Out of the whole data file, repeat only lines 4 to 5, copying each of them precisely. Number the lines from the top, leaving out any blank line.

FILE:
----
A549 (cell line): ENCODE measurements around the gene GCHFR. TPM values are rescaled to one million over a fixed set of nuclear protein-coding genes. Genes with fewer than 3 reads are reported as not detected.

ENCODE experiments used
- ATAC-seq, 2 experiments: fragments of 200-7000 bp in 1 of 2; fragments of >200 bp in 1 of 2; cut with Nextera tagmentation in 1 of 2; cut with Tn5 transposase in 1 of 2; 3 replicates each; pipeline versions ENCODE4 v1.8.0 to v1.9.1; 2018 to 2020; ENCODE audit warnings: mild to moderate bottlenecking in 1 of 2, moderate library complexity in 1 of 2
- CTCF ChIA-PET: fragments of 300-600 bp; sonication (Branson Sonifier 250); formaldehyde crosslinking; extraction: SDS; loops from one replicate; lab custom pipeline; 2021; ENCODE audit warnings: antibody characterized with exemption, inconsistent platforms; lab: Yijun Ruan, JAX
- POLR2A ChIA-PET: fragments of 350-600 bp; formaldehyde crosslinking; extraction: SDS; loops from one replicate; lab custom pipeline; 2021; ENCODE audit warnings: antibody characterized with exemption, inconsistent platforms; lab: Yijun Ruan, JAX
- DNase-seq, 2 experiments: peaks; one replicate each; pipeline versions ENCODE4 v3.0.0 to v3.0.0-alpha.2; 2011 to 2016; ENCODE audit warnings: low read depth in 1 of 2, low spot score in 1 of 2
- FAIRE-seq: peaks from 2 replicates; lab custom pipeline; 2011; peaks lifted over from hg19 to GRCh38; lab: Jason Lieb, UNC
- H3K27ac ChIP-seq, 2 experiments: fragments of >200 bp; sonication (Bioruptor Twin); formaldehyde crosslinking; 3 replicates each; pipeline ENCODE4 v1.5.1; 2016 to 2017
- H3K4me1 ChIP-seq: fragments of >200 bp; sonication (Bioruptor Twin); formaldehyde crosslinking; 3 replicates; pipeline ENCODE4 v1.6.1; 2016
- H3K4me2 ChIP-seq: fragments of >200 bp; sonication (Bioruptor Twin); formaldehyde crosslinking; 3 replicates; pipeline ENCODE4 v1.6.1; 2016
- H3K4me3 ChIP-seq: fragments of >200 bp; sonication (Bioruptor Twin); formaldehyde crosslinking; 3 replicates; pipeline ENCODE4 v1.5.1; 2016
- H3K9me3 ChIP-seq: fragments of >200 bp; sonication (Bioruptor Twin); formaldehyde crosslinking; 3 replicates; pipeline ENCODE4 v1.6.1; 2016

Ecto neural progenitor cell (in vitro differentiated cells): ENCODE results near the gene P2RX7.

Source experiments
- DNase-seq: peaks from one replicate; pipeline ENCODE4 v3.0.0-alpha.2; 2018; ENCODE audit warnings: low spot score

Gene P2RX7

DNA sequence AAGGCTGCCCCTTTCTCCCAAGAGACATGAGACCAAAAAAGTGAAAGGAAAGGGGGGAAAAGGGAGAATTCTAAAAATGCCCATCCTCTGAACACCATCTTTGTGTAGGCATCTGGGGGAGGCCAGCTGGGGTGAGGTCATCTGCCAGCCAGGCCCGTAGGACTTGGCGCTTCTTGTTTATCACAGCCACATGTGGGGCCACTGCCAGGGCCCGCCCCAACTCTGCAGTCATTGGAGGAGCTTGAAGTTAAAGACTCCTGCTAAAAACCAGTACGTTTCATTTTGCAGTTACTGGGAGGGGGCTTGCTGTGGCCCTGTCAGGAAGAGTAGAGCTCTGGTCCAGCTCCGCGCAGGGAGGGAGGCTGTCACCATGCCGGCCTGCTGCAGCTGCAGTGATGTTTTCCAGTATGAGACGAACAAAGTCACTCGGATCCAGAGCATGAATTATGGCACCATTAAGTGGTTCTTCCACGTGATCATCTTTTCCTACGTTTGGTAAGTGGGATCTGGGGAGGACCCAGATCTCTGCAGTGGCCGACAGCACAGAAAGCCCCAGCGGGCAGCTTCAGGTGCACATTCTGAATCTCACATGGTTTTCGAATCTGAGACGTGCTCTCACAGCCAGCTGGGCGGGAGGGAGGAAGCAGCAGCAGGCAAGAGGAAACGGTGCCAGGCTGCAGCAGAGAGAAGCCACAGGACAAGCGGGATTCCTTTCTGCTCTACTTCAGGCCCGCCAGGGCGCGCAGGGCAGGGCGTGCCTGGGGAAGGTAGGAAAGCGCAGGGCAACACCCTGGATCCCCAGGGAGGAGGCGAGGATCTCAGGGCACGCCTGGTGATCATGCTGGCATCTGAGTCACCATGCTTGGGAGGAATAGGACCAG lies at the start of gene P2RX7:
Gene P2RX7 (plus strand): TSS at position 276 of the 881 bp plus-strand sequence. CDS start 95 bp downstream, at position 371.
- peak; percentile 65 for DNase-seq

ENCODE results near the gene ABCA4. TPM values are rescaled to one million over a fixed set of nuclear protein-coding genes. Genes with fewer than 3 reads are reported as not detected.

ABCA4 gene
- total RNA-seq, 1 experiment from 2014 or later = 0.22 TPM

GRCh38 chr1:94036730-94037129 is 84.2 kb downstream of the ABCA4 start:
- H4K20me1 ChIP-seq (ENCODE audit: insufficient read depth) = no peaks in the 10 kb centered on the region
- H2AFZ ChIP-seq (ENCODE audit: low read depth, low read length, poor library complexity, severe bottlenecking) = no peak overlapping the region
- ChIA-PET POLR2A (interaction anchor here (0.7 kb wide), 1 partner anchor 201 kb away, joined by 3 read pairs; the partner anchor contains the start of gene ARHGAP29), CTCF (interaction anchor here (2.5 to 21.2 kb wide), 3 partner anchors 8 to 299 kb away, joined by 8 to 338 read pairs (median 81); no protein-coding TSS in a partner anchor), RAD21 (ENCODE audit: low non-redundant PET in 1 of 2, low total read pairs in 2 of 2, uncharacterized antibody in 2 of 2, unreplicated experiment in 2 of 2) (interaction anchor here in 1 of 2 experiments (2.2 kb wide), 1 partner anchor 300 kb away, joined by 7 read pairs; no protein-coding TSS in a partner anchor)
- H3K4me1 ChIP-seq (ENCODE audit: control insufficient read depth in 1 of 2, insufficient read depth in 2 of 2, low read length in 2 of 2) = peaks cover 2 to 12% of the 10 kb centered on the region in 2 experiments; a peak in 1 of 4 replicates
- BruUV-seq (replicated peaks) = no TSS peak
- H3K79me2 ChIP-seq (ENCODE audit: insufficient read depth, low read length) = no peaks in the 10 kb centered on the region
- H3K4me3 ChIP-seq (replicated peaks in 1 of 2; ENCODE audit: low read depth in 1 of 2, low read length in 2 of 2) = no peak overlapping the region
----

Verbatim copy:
- CTCF ChIA-PET: fragments of 300-600 bp; sonication (Branson Sonifier 250); formaldehyde crosslinking; extraction: SDS; loops from one replicate; lab custom pipeline; 2021; ENCODE audit warnings: antibody characterized with exemption, inconsistent platforms; lab: Yijun Ruan, JAX
- POLR2A ChIA-PET: fragments of 350-600 bp; formaldehyde crosslinking; extraction: SDS; loops from one replicate; lab custom pipeline; 2021; ENCODE audit warnings: antibody characterized with exemption, inconsistent platforms; lab: Yijun Ruan, JAX